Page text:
Congressional staffers who have history degrees get together to, well, talk history.
And that leads them right back to the present. The National History Center launched Historians on the Hill to pinpoint current policy debates that could use a little context.
After hearing from a core group of history-minded staffers, the center offers briefings on issues of the moment.
As President Donald Trump hit allies with steel and aluminum tariffs in June, for example, the center ran a session on trade.
“Our topics jump everywhere from immigration to education to drug epidemics,” associate director Amanda Perry said.
Her predecessor at the center, an offshoot of the nonprofit American Historical Association, decided to reach out to staffer-historians in 2016. The aim was to tap into a shared love of scholarship rather than any one subject matter.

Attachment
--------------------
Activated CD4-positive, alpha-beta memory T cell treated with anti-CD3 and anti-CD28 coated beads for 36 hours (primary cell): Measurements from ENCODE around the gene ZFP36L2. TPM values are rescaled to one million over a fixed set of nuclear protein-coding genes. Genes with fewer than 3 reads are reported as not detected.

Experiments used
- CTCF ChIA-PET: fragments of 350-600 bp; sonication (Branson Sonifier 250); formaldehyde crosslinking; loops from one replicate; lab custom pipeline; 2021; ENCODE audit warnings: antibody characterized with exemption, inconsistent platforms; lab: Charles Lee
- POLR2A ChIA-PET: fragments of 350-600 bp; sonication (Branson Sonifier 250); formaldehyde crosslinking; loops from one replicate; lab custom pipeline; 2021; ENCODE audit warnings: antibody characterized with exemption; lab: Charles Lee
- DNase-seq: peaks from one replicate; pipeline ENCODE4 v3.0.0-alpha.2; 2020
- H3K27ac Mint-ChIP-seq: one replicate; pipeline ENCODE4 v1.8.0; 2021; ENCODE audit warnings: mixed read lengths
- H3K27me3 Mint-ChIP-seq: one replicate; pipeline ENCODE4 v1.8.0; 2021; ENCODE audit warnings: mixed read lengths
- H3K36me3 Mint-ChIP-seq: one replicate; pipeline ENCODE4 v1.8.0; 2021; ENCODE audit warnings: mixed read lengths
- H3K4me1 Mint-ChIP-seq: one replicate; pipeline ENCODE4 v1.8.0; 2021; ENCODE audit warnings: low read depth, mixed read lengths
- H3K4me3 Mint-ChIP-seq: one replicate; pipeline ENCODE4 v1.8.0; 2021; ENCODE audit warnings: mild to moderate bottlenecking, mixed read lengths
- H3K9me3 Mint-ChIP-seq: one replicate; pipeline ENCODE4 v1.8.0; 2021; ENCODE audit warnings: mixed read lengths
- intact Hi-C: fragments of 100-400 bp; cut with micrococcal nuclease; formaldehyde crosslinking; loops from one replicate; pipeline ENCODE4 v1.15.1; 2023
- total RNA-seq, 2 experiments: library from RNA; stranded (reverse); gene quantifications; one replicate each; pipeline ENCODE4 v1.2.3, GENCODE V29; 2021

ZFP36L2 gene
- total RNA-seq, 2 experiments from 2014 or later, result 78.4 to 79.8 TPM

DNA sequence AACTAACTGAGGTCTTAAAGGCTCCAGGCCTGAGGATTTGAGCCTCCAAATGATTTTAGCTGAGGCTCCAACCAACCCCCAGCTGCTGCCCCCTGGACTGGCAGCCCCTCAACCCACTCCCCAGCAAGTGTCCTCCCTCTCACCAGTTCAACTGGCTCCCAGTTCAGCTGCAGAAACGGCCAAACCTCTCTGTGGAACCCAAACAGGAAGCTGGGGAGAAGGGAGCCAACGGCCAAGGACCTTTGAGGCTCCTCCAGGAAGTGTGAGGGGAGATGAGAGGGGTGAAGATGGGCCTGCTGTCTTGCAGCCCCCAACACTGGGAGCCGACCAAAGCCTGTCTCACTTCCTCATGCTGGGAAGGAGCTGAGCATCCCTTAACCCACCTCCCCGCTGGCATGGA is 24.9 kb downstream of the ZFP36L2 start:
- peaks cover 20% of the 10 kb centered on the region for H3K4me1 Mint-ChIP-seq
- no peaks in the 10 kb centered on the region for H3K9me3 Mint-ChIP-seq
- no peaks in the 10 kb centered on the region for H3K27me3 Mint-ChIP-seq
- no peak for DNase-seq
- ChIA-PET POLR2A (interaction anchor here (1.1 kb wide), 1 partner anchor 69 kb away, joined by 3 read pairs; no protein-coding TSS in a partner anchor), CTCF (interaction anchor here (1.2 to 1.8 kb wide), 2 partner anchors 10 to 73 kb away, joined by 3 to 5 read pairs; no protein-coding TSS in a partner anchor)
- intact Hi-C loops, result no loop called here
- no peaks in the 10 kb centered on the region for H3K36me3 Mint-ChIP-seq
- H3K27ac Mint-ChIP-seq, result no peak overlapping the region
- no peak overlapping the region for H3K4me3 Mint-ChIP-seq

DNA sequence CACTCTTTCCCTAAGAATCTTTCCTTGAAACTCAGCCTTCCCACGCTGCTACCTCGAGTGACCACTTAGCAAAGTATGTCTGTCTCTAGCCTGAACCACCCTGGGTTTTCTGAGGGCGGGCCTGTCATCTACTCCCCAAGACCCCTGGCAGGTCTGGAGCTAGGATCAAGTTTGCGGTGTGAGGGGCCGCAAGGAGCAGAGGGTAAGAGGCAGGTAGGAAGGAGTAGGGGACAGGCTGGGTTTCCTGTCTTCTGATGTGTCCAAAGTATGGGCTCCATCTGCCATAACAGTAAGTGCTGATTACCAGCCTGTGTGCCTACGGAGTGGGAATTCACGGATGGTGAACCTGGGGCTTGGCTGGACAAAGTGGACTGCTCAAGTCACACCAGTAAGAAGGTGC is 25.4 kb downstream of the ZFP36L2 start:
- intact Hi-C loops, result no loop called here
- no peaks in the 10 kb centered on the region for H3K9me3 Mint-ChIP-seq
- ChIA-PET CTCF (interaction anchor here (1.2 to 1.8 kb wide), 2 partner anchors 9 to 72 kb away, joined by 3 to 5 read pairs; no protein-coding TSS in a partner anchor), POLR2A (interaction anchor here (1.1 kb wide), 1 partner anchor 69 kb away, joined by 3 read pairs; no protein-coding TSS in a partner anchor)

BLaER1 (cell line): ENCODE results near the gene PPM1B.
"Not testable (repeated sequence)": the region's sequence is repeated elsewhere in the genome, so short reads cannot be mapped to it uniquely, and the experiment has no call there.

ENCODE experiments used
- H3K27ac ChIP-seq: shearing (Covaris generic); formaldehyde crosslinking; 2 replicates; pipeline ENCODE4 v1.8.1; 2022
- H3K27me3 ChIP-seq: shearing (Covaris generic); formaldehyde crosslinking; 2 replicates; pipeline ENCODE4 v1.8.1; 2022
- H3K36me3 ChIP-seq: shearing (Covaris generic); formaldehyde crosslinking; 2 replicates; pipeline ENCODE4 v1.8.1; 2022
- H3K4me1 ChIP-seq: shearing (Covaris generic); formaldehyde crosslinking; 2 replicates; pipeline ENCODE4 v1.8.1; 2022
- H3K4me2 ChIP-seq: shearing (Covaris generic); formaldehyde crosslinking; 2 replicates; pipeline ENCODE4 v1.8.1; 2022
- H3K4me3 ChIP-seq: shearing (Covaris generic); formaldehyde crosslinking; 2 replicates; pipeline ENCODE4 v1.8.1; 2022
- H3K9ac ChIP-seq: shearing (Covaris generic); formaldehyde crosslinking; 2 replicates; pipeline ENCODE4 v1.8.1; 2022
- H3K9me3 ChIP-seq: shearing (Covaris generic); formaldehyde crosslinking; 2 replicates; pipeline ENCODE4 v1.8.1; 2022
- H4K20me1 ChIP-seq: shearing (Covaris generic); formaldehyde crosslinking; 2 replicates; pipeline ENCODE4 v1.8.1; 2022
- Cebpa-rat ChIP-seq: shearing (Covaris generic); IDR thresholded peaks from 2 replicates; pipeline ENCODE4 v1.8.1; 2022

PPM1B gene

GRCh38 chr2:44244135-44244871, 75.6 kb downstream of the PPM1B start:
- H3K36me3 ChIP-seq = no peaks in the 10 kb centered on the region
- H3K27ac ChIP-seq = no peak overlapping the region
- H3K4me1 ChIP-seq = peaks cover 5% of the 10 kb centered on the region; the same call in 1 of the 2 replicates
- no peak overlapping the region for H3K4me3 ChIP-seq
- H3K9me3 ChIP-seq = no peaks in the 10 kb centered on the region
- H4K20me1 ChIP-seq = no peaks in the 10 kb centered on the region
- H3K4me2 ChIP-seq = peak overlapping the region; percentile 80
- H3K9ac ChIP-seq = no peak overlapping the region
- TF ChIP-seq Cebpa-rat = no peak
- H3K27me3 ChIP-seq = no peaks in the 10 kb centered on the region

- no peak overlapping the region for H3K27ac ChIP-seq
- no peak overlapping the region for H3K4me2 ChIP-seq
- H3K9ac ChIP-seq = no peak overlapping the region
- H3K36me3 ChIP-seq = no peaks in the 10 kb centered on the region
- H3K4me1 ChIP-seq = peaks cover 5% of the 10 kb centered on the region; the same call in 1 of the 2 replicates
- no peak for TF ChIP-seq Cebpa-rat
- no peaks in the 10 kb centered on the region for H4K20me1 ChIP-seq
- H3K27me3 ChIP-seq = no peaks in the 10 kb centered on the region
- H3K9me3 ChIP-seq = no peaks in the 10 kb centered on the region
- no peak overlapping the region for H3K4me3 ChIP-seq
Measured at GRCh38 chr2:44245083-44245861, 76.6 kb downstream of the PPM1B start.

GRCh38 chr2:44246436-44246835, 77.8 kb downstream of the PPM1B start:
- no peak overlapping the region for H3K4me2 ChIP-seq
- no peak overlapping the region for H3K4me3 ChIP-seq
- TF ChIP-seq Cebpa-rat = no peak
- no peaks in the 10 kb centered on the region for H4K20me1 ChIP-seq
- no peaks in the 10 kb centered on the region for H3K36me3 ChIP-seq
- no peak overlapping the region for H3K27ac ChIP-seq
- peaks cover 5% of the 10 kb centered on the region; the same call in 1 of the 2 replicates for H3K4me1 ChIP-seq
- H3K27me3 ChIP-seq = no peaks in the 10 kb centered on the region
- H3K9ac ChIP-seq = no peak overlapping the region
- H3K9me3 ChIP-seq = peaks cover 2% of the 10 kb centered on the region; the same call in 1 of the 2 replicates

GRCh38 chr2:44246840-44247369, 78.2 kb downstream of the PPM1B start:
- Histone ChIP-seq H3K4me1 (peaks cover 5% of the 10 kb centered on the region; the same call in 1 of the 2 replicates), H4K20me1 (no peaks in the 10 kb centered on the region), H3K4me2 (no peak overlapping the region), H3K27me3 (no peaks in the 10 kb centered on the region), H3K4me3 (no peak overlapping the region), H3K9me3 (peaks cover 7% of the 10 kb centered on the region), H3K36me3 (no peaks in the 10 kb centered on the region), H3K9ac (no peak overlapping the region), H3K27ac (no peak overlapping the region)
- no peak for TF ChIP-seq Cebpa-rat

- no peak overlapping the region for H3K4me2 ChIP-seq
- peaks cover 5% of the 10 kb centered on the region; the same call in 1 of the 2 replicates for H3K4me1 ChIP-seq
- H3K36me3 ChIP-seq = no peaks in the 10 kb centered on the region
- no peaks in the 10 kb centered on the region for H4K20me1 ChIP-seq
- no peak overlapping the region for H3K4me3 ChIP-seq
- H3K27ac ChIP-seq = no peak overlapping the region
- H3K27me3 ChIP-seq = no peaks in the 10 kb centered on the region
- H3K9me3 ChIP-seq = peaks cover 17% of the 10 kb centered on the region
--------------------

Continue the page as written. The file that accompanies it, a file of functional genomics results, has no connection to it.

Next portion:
“Unlike many other organizations that do congressional briefings, our topic areas are very wide, very broad so it’s more difficult to develop the deep connections with a certain community of staffers,” Perry said.
With a mailing list of around 40 staffers, the group is looking to grow.
“I think most staffers, particularly people that studied history either in college or graduate school that go on to work on the Hill, understand the value that history can have for the work that they do,” she said.
The center also publishes a regular newsletter featuring historical perspectives on current events.
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